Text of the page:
Sources on Art Technology
Sources on art technology can be understood as any material surviving from the past that provides us with information about the history of the materials, tools and techniques used to make works of art—ranging from the work of art itself to realia, images, texts and audio-visual sources. Examples of art technological sources in written form include recipe collections, books of secrets (particular genre of technical and medicinal recipes and magic formulae), contracts and other legal documents, artists’ correspondence and diaries, guild regulations, technical manuals and artists’ handbooks.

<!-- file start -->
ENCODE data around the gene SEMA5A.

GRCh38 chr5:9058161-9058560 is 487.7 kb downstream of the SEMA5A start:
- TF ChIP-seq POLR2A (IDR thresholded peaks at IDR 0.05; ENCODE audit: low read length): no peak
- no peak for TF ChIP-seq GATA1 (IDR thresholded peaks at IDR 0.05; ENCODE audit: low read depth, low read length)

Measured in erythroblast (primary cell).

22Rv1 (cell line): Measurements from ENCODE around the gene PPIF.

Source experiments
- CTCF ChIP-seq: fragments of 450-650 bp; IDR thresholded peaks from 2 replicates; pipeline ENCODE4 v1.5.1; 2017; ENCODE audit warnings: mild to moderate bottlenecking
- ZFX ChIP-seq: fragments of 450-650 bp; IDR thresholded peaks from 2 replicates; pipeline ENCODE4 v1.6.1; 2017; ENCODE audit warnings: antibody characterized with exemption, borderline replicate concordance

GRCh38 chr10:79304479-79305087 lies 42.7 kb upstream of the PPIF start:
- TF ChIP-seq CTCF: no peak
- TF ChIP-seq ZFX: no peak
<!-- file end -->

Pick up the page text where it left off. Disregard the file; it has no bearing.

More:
These texts contain a wealth of information about the artistic materials and techniques thought to create long-lasting art objects and on the ideas about durability of the patrons and institutions that shaped artistic production, which has never been the subject of systematic study. DURARE mines the wealth of critical and or digital editions of sources on art technology, and the repositories that include them. To systematically examine how they discuss durability in art; as an artistic problem of materials and techniques, as well as a concern of its future owner. In addition, the project mines natural history treatises and those on historical chemistry (including alchemy) to examine in what cases artisanal practice influenced knowledge practices.